Jerry Eugene Pournelle (August 7, 1933 – September 8, 2017) was an American science fiction writer and editor, computer journalist, and blogger, best known for his Military SF and Space Opera, and his frequent collaborations with Larry Niven. The largest part of his output as an SF writer was the sprawling and influential CoDominium series, but he had written a great deal more, including the novelization of Escape from the Planet of the Apes.
As a journalist, he had a regular column in Byte Magazine called "Chaos Manor", where he regularly reviewed and commented on both hardware and software from the perspective of an ordinary user. "Views from Chaos Manor" is now the name of his blog (although he dislikes the term "blog").
He has also written on military tactics for the Tabletop Game industry.
He was known for his extremely conservative political views—he reportedly described himself as "somewhere to the right of Genghis Khan." He served on a citizen's advisory commission under President Ronald Reagan, and was friends with former Republican Speaker of the House (and fiction writer) Newt Gingrich. Rumors that the two would collaborate on an SF novel had not panned out.
He was the very first winner of the John W. Campbell Award for Best New Writer in 1973.
Works with a page on this Wiki:
- The CoDominium series, including:
- Footfall (with Larry Niven)
- Inferno (with Larry Niven)
- Lucifer's Hammer (with Larry Niven)
Selected other works:
- Fallen Angels (with Larry Niven and Michael Flynn)
- The Heorot series (with Larry Niven and Stephen Barnes)
- The Janissary series
- Oath of Fealty (with Larry Niven)
Tropes in his other works:
- Arcology: Oath of Fealty. The arcology of Todos Santos is just outside Los Angeles and has a somewhat hostile relationship with the city.
- Asteroid Miners: In the short story "Tinker", the Asteroid Belt is dominated by a consortium of multiplanetary corporations. In a subversion of the genre, the corporations are the good guys and the rugged, individualistic asteroid miners are the bad guys.
- Captured by Cannibals: A non-culinary example: In Burning Tower (with Larry Niven), Arshur the Wanderer enters Aztlan with the other heroes and is immediately crowned king. He's given four virgins as body servants, a palace to live in, everyone in the city follows his every order... and a week later he's drugged, dragged to the top of a pyramid, and is "sent to the gods" by having his heart cut out and sealed in a stucco wall.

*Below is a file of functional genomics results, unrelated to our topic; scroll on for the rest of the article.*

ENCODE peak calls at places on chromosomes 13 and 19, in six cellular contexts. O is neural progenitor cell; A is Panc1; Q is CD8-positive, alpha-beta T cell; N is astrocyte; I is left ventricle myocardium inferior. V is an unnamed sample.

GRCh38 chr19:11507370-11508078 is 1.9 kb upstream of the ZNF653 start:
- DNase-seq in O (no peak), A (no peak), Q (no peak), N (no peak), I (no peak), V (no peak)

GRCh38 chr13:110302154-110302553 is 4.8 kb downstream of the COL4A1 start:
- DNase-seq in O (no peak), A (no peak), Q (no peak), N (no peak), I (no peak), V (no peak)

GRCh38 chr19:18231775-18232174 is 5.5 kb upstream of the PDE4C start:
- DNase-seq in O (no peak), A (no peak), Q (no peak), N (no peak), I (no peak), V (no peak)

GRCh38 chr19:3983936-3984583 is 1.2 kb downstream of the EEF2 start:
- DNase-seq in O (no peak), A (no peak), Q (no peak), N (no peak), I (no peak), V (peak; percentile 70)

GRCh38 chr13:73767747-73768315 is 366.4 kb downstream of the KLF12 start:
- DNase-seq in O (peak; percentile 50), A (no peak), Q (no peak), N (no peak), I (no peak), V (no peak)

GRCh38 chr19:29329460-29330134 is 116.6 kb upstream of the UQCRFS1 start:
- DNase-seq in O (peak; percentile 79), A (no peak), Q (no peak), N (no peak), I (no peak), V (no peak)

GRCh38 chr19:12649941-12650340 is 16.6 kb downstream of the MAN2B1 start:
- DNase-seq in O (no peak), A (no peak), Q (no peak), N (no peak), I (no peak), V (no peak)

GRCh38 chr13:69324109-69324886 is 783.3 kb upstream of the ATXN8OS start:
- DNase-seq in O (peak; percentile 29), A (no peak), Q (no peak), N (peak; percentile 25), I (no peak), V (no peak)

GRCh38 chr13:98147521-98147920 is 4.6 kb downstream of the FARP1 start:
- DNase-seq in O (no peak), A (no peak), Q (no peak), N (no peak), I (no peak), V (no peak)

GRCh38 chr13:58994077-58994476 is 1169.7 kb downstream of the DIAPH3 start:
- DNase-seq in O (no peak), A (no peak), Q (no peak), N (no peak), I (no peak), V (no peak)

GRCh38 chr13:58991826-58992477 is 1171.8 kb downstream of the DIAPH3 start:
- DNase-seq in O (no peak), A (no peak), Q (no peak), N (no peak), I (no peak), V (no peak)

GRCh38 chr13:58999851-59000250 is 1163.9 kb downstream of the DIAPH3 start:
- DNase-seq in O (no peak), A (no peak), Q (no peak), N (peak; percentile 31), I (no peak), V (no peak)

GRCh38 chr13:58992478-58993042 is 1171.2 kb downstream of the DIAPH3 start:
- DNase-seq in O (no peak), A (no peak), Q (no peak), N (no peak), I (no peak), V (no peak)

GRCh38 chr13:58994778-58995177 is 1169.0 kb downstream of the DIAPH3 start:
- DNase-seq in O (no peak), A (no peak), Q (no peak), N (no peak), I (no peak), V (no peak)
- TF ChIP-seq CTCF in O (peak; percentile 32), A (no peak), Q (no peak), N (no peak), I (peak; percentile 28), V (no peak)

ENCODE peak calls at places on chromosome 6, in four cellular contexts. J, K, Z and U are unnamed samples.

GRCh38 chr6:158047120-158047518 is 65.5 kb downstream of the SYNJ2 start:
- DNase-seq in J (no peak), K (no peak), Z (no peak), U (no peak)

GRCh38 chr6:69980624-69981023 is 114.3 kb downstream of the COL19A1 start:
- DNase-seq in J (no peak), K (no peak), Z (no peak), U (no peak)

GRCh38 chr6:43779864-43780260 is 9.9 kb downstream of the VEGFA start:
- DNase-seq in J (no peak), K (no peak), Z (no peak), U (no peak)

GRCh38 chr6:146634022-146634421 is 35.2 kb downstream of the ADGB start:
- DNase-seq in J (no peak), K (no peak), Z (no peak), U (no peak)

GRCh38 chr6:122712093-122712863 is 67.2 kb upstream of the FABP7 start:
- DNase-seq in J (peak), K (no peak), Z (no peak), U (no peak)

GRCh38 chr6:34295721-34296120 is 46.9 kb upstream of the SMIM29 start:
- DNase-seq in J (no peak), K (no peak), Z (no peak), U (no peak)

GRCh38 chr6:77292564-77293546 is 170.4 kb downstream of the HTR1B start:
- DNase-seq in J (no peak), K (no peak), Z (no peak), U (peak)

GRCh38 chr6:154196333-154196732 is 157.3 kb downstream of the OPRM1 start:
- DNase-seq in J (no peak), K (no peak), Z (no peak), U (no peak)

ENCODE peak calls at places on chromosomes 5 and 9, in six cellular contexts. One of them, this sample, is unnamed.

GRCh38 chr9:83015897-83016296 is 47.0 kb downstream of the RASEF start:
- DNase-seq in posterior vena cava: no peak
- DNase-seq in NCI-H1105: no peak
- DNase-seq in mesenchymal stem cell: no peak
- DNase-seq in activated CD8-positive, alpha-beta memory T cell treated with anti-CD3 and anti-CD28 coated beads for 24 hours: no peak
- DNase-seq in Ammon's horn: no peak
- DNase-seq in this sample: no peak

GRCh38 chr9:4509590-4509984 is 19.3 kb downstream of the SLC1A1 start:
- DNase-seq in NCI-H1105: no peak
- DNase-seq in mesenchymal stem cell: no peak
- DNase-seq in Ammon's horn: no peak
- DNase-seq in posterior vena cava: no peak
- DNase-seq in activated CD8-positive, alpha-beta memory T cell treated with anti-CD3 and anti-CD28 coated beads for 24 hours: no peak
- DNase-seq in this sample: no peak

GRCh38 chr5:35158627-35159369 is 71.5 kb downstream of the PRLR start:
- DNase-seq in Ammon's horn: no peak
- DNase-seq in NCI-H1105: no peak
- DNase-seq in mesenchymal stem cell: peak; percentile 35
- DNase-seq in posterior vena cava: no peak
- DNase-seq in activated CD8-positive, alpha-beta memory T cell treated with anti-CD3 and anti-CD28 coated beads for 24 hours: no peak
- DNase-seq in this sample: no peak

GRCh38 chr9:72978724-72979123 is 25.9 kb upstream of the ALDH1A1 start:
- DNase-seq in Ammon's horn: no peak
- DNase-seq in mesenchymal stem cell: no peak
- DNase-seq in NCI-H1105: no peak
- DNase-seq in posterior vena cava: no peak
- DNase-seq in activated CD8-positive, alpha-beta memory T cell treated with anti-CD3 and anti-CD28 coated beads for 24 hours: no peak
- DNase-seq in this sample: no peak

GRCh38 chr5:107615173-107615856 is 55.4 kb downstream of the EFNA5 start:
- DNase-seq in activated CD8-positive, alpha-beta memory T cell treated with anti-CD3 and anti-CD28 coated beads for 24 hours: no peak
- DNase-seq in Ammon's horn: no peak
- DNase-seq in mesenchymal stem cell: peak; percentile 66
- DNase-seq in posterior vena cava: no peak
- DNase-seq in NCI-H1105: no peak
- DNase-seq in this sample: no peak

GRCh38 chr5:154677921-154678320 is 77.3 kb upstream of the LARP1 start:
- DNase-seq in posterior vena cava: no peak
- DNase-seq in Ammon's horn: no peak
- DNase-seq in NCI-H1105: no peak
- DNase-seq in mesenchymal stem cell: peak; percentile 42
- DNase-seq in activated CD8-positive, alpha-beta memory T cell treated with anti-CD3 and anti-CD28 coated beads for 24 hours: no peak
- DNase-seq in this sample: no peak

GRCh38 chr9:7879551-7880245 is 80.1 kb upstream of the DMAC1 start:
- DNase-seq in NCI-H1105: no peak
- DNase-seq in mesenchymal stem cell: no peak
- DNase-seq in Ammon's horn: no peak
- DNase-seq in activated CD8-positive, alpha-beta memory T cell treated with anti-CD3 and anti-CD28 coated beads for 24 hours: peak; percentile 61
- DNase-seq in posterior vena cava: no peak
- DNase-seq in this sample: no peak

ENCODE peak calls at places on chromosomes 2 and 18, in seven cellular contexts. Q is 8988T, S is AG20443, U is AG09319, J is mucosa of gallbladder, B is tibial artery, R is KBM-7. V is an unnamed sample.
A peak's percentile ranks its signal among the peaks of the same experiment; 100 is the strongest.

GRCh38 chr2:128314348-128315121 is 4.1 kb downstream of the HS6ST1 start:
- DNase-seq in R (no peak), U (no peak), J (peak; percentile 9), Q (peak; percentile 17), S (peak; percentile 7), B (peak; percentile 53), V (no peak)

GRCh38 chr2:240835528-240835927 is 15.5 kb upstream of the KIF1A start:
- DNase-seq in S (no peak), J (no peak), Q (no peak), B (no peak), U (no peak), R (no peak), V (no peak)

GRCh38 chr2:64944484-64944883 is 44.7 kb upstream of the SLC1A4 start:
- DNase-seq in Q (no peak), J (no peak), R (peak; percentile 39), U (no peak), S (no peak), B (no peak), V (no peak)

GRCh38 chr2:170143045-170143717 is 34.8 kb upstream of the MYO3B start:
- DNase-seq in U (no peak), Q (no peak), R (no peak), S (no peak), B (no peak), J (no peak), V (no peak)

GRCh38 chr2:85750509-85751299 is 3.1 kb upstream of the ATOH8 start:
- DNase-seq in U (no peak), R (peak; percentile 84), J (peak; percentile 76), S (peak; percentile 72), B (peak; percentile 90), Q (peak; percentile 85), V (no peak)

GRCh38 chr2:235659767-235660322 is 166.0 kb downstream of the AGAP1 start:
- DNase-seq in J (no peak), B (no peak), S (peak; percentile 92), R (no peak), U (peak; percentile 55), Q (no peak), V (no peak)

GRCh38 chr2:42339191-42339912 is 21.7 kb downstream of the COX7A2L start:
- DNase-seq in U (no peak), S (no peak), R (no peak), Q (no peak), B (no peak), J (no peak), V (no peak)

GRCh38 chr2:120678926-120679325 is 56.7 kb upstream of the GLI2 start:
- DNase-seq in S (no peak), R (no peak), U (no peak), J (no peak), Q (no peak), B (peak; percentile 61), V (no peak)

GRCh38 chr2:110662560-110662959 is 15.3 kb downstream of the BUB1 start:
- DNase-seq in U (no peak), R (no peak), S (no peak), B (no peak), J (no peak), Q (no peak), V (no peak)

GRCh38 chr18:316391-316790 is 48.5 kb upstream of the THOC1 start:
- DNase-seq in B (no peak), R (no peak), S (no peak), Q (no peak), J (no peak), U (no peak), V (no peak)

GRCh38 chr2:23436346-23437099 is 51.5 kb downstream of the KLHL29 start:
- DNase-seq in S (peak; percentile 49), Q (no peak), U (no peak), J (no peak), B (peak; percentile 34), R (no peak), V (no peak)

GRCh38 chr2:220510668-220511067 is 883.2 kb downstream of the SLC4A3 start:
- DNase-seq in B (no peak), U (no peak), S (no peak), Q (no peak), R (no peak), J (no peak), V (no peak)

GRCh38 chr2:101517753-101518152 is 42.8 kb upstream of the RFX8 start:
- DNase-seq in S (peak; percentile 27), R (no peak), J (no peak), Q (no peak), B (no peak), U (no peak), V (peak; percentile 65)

- Eco-Terrorist: The FROMATES (FRiends Of Man And The Earth) terrorist group in Oath of Fealty. They totally oppose the arcology Todos Santos and commit kidnapping, attempted arson, murder and attempted mass murder in their campaign to destroy it (and everyone living in it).
- Filk Song: Fallen Angels (with Larry Niven and Michael Flynn) includes several existing filk songs, and tuckerizations of several filkers (and other science fiction fans).
- Heroic Seductress: In Oath of Fealty: Tony Rand, the chief engineer of the Todos Santos arcology, needs to come up with a plan to rescue someone from police custody. He's talking over his plans with a woman named Delores Martine. Because of problems in his personal life, he can't concentrate and starts to lose control of himself, so Delores repeatedly seduces him to calm him down so he can think.
- Interfaith Smoothie: The Janissaries has a world that has both Christians and pagans, with the pagan religion being very loosely based on Classical Mythology. When a Christian nation enters into a political alliance with two pagan nations, a bishop has a rather convenient revelation that the two religions in fact worship the same god, resulting in the creation of a politically backed syncretic religion.
- Knockout Gas: In Oath of Fealty, The Todos Santos arcology uses knockout gas as part of its internal security system.
- Literary Allusion Title: The Children's Hour (with S.M. Stirling), novelette and later novel from the Man-Kzin Wars series, is a reference to a poem by Henry Wadsworth Longfellow.
- Motive Decay: Discussed with his Iron Law.
- Shameful Strip: In Oath of Fealty, at the end of the novel the captured ecofanatic saboteurs and some common criminals are stripped naked, painted, tattooed and left for the police to find.
- Too Dumb to Live: In Oath of Fealty, the plot is initiated by a group of teenagers who, as a prank, try to sneak into a heavily surveillance filled arcology while carrying a box labeled "bomb". They take just enough precautions to defeat all of the nonlethal methods of stopping them. The abject stupidity of this act is very heavily lampshaded, and spawns the repeated phrase "Think of it as evolution in action." At one point they even break through a door which has a sign that warns, "If you enter here YOU WILL DIE!" Among other skull and crossbones-type warnings.